New challenges
every day

A closer look into the roles of trading and technology offers a sense of life at Jane Street.

Work at Jane Street is exciting and challenging. We trade in incredibly competitive, fast-paced environments, and feedback on successes and failures is quick and tangible. This allows for constant evaluation and improvement of our strategies and performance.

The trading desk

Traders are organized into teams of varying sizes (referred to as “trading desks”), organized primarily by the type of security traded.

During peak trading hours, the desks are central to the excitement of the trading floor; once the buzz has subsided, they’re a place for mentorship and open discussion.

People of all experience levels, from the newest campus hire to the most seasoned trader, work together on the trading floor.

Problem-solving

Traders must be prepared every day to attack a varied set of problems.

Most divide their time between closely monitoring our trading systems in real-time, manually entering trades into the market, developing new trading strategies via data-intensive quantitative research, and improving the infrastructure that enables us to analyze the markets and our trading data.

To meet these requirements, traders must not only be capable of improvising quick solutions under time pressure, but also develop aptitude in a wide array of skills including statistical analysis and programming.

Traders will eventually gain the market experience that enables them to have good trading judgment and recognize subtle opportunities.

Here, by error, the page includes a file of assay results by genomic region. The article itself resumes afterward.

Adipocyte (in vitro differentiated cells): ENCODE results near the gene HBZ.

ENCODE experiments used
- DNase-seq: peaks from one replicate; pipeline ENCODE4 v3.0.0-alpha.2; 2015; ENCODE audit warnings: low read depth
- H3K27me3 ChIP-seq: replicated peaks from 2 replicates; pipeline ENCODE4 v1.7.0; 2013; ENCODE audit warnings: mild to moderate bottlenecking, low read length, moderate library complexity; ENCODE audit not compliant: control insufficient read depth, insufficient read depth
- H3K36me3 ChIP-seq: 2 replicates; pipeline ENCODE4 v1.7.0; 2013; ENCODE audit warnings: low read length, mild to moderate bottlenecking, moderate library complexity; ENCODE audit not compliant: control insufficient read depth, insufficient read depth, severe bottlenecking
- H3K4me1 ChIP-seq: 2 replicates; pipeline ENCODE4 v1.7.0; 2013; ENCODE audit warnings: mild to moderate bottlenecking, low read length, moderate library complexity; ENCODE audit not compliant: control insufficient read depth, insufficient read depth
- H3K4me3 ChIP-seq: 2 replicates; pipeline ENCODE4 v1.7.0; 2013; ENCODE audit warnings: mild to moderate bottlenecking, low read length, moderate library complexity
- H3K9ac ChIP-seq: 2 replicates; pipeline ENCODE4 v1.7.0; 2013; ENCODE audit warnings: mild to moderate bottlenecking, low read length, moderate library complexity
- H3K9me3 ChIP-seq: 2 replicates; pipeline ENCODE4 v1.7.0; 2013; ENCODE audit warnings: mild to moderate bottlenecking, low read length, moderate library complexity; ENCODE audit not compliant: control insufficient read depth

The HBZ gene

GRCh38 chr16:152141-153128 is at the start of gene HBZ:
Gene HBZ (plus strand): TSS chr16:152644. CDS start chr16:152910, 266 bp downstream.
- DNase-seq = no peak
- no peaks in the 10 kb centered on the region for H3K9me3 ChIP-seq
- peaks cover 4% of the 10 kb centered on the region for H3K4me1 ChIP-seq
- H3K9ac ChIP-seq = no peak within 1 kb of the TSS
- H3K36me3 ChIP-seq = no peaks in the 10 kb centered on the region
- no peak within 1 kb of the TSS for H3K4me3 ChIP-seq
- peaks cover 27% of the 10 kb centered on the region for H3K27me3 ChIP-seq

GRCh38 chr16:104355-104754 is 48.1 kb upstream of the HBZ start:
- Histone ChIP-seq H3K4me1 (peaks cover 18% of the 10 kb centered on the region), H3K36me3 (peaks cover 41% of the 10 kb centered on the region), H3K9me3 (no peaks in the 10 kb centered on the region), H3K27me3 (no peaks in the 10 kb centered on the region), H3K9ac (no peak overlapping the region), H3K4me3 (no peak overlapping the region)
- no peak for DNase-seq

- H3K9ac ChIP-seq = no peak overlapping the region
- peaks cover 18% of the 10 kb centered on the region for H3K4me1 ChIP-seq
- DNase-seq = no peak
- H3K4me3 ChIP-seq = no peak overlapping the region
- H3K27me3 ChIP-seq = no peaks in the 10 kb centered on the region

Structure

We tend to work in small and often overlapping teams, with different groups responsible for different elements of the software stack.

These small teams have a lot of freedom to make decisions about the future course of the systems they’re building, and are responsible for coordinating with people in other areas of the firm to figure out what’s important.

Desks are organized like a traditional trading-floor, with people seated close to each other on an open plan rather than in cubicles or offices. Working together on a floor facilitates communication with the group, and keeps you close to the daily rhythms of trading.

Although technologists spend most of their time on the trading floor, there are times when people prefer to focus, distraction-free, on their work. We have designated quiet rooms where people can go when they need absolute silence to focus on a task.

Tools

Creating software is a key part of what makes us profitable, so we spend significant effort working on our own tools. We’ve built a variety of internal development tools, including custom editor integration with our build system, a compile-daemon used to handle proposed changes before accepting them, a unit testing system that integrates with our build system, and tools for managing the process of code review.

Training

We train developers largely by one-on-one mentorship. New hires are assigned to a project where they work closely with someone more experienced who can help them through the initial learning curve and give them concrete feedback.

Building great software requires understanding the problem you’re trying to solve. So as a developer, you can expect to spend a big chunk of your time learning about areas outside of software, including trading.

A big part of our process is reading each other’s code, either through formal code reviews or informal conversations on the desk. We think of code as a way of expressing intent, not just a way to get things done.

 

Code in action

Jane Street trades billions of dollars a day, and it’s an amazing experience to see the code that you write deployed at that kind of scale.